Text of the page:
Supervision, Autonomy, and Medical Error in the Teaching Clinic
Frequency of Syphilis Diagnoses by Dermatologists
Galli-Galli disease: A rare variant of Dowling-Degos disease [Meeting Abstract]
A Case Report of Cushing's Disease Presenting as Hair Loss
Cushing's syndrome is a rare endocrine disorder that comprises a large group of signs and symptoms resulting from chronic exposure to excess corticosteroids. Most cases of Cushing's syndrome are due to increased adrenocorticotropic hormone production from a pituitary adenoma, which is referred to as Cushing's disease. Most of the signs and symptoms are nonspecific and common in the general population, making a diagnosis often challenging. However, several dermatological manifestations, such as fragile skin, easy bruising, and reddish purple striae, are more discriminatory. Because uncontrolled Cushing's syndrome of any etiology is associated with substantial morbidity, including increased cardiovascular disease and mortality, it is important to make an early diagnosis. Unfortunately, median delays of 2 years to diagnosis have been reported. We report a case of a woman who had multiple dermatological findings, including facial plethora, easy bruising, violaceous striae, hirsutism, and acne, the latter 2 signs reflecting androgen excess. Of interest, our patient presented with a chief complaint of hair loss, a common complaint in the general population that occurs with a greater frequency in patients with Cushing's disease and is attributed to androgenetic alopecia, but it is rarely the presenting symptom.
A case of multiple skin cancers in a patient with oculocutaneous albinism type 2 [Meeting Abstract]
A case of African tick-bite fever in a returning traveler
Deficient Mechanical Activation of Anabolic Transcripts and Post-Traumatic Cartilage Degeneration in Matrilin-1 Knockout Mice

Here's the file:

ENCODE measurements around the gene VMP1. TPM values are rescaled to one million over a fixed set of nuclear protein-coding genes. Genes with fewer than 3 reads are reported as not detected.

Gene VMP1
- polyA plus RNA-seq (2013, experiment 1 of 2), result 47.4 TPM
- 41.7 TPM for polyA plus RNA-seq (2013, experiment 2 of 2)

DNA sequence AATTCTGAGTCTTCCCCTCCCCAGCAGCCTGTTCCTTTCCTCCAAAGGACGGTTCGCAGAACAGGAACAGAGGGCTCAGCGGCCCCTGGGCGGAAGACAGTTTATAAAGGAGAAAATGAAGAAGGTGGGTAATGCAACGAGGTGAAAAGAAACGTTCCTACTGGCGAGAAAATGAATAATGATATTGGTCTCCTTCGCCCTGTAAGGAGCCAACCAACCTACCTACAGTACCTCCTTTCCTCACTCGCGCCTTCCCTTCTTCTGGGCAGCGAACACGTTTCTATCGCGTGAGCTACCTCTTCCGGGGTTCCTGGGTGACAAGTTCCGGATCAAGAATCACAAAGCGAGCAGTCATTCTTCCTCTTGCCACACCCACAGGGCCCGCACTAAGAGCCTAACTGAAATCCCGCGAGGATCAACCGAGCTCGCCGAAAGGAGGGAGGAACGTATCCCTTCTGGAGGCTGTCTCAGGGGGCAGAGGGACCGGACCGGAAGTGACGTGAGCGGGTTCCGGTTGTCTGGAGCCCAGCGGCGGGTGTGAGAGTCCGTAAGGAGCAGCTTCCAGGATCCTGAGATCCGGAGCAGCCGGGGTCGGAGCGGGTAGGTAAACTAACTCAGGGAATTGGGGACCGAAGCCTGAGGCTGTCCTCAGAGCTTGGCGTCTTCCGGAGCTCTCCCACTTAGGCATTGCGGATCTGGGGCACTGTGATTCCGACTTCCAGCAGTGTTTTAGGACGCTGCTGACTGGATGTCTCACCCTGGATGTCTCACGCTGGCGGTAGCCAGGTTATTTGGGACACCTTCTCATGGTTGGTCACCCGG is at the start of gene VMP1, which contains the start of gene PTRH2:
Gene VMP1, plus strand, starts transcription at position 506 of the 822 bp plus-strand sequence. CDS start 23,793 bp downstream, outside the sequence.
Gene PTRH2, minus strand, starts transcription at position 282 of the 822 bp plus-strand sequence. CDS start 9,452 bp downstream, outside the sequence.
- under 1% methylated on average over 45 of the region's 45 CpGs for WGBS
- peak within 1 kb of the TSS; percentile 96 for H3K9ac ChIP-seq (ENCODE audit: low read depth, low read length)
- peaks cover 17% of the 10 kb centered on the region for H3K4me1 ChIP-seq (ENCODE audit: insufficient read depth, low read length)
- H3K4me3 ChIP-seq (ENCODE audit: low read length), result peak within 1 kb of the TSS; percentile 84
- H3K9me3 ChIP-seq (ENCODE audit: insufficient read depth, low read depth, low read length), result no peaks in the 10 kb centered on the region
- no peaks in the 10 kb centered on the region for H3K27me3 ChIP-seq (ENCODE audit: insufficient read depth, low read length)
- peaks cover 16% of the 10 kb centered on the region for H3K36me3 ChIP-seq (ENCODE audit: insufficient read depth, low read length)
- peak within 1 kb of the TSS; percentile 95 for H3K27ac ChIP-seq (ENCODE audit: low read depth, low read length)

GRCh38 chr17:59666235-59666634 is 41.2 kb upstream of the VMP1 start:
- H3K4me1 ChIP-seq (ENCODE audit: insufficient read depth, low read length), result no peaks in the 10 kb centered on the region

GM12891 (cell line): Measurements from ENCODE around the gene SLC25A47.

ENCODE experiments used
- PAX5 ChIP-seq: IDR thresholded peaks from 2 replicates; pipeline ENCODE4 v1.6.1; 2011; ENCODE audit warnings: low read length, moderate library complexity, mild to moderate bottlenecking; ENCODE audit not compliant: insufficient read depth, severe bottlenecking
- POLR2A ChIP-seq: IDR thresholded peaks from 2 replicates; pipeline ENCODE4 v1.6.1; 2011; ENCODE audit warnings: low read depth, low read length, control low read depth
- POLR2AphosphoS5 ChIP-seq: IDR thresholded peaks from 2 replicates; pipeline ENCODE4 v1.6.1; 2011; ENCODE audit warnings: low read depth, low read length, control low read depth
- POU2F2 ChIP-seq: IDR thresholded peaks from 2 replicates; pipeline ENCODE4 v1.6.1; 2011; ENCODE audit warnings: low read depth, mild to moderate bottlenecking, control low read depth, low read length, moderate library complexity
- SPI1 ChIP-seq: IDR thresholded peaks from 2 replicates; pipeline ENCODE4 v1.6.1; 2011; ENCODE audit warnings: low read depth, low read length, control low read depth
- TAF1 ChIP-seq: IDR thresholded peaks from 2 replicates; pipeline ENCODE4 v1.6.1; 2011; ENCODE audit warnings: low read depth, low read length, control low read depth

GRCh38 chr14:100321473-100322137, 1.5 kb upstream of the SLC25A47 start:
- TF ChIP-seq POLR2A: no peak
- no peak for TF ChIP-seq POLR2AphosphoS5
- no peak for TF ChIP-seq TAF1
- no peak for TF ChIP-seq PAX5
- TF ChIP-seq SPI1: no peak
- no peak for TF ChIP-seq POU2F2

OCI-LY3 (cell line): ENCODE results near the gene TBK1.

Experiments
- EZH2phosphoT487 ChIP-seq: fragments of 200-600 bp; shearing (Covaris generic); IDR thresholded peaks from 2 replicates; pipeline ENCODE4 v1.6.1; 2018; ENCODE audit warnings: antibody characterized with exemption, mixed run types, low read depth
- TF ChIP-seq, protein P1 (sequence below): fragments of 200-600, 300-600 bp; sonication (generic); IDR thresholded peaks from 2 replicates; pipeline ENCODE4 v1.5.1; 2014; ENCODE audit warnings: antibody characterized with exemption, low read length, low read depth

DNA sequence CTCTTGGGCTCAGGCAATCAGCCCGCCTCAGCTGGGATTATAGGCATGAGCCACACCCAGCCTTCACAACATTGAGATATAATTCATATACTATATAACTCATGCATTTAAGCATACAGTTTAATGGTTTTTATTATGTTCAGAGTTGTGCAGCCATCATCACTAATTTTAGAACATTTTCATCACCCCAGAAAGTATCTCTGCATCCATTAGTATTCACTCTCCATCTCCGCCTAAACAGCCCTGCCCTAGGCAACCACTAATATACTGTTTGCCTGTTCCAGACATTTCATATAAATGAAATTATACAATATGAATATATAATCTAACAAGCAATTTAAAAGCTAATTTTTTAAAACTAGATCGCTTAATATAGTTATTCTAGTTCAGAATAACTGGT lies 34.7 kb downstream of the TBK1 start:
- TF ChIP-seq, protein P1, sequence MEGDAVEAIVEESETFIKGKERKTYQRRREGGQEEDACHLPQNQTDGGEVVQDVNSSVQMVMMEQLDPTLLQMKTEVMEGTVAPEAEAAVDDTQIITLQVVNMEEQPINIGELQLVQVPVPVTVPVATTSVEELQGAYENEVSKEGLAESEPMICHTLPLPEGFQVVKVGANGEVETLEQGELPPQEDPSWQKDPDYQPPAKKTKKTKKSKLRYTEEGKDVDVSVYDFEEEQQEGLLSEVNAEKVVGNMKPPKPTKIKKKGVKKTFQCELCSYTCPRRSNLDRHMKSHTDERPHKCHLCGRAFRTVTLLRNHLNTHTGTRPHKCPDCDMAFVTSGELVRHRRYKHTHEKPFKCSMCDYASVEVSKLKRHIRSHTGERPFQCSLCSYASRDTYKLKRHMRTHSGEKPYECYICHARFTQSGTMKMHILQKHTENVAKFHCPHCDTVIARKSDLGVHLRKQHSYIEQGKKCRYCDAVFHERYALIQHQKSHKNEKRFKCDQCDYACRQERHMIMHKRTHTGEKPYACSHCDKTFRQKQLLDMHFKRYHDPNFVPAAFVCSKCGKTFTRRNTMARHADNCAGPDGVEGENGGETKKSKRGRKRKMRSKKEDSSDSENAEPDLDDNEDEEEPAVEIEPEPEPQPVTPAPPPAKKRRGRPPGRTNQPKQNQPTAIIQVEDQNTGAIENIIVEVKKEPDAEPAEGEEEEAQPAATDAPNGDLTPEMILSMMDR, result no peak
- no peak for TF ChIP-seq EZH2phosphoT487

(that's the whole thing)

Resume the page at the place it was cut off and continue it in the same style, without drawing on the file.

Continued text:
Matrilin-1 (Matn1), a cartilage-specific peri-cellular and extracellular matrix (ECM) protein, has been hypothesized to regulate ECM interactions and transmit mechanical signals in cartilage. Since Matn1 knock-out (Matn1-/-) mice exhibit a normal skeleton, its function in vivo is unclear. In this study, we found that the anabolic Acan and Col2a transcript levels were significantly higher in wildtype (Matn1+/+) mouse cartilage than that of MATN1-/- mice in vivo. However, such difference was not observed between Matn1+/+ and MATN1-/- chondrocytes cultured under stationary conditions in vitro. Cyclic loading significantly stimulated Acan and Col2a transcript levels in Matn1+/+ but not in MATN1-/- chondrocytes. This suggests that, while Matn1+/+ chondrocytes increase their anabolic gene expression in response to mechanical loading, the MATN1-/- chondrocytes fail to do so because of the deficiency in mechanotransduction. We also found that altered elastic modulus of cartilage matrix in Matn1-/- mice, suggesting the mechanotransduction has changed due to the deficiency of Matn1. To understand the impact of such deficiency on joint disease, mechanical loading was altered in vivo by destabilization of medial meniscus. While Matn1+/+ mice exhibited superficial fissures and clefts consistent with mechanical damage to the articular joint, Matn1-/- mice presented more severe cartilage lesions characterized by proteoglycan loss and disorganization of cells and ECM. This suggests that Matn1 deficiency affects pathogenesis of post-traumatic osteoarthritis by failing to up-regulate anabolic gene expression. This is the first demonstration of Matn1 function in vivo, which suggests its protective role in cartilage degeneration under altered mechanical environment.